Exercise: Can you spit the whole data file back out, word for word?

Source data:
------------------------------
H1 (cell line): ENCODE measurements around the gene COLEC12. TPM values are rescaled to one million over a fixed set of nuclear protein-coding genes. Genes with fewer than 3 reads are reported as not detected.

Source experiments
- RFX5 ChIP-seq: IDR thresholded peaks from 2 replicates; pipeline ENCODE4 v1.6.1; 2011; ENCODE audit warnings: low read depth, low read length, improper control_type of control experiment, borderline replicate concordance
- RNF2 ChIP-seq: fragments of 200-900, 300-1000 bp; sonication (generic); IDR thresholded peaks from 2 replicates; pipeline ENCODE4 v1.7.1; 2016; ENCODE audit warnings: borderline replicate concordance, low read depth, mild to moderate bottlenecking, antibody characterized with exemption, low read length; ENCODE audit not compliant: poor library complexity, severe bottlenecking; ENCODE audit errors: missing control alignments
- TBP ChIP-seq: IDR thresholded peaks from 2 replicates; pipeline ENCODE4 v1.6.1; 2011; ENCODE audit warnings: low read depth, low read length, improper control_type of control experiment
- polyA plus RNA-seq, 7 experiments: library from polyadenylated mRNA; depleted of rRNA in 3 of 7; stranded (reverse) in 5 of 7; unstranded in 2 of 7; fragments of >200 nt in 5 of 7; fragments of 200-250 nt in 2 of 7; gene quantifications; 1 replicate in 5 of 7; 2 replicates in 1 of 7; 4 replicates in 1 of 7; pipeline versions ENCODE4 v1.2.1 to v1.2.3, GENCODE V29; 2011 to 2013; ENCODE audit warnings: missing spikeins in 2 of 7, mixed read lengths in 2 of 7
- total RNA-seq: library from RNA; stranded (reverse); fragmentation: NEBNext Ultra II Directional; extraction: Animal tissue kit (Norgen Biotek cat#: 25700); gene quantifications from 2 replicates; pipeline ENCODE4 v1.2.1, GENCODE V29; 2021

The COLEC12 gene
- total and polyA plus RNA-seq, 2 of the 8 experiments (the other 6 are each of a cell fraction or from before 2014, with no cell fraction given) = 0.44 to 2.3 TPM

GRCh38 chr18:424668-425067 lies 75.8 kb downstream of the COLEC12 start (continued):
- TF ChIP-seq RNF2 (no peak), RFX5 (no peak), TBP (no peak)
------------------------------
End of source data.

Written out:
H1 (cell line): ENCODE measurements around the gene COLEC12. TPM values are rescaled to one million over a fixed set of nuclear protein-coding genes. Genes with fewer than 3 reads are reported as not detected.

Source experiments
- RFX5 ChIP-seq: IDR thresholded peaks from 2 replicates; pipeline ENCODE4 v1.6.1; 2011; ENCODE audit warnings: low read depth, low read length, improper control_type of control experiment, borderline replicate concordance
- RNF2 ChIP-seq: fragments of 200-900, 300-1000 bp; sonication (generic); IDR thresholded peaks from 2 replicates; pipeline ENCODE4 v1.7.1; 2016; ENCODE audit warnings: borderline replicate concordance, low read depth, mild to moderate bottlenecking, antibody characterized with exemption, low read length; ENCODE audit not compliant: poor library complexity, severe bottlenecking; ENCODE audit errors: missing control alignments
- TBP ChIP-seq: IDR thresholded peaks from 2 replicates; pipeline ENCODE4 v1.6.1; 2011; ENCODE audit warnings: low read depth, low read length, improper control_type of control experiment
- polyA plus RNA-seq, 7 experiments: library from polyadenylated mRNA; depleted of rRNA in 3 of 7; stranded (reverse) in 5 of 7; unstranded in 2 of 7; fragments of >200 nt in 5 of 7; fragments of 200-250 nt in 2 of 7; gene quantifications; 1 replicate in 5 of 7; 2 replicates in 1 of 7; 4 replicates in 1 of 7; pipeline versions ENCODE4 v1.2.1 to v1.2.3, GENCODE V29; 2011 to 2013; ENCODE audit warnings: missing spikeins in 2 of 7, mixed read lengths in 2 of 7
- total RNA-seq: library from RNA; stranded (reverse); fragmentation: NEBNext Ultra II Directional; extraction: Animal tissue kit (Norgen Biotek cat#: 25700); gene quantifications from 2 replicates; pipeline ENCODE4 v1.2.1, GENCODE V29; 2021

The COLEC12 gene
- total and polyA plus RNA-seq, 2 of the 8 experiments (the other 6 are each of a cell fraction or from before 2014, with no cell fraction given) = 0.44 to 2.3 TPM

GRCh38 chr18:424668-425067 lies 75.8 kb downstream of the COLEC12 start (continued):
- TF ChIP-seq RNF2 (no peak), RFX5 (no peak), TBP (no peak)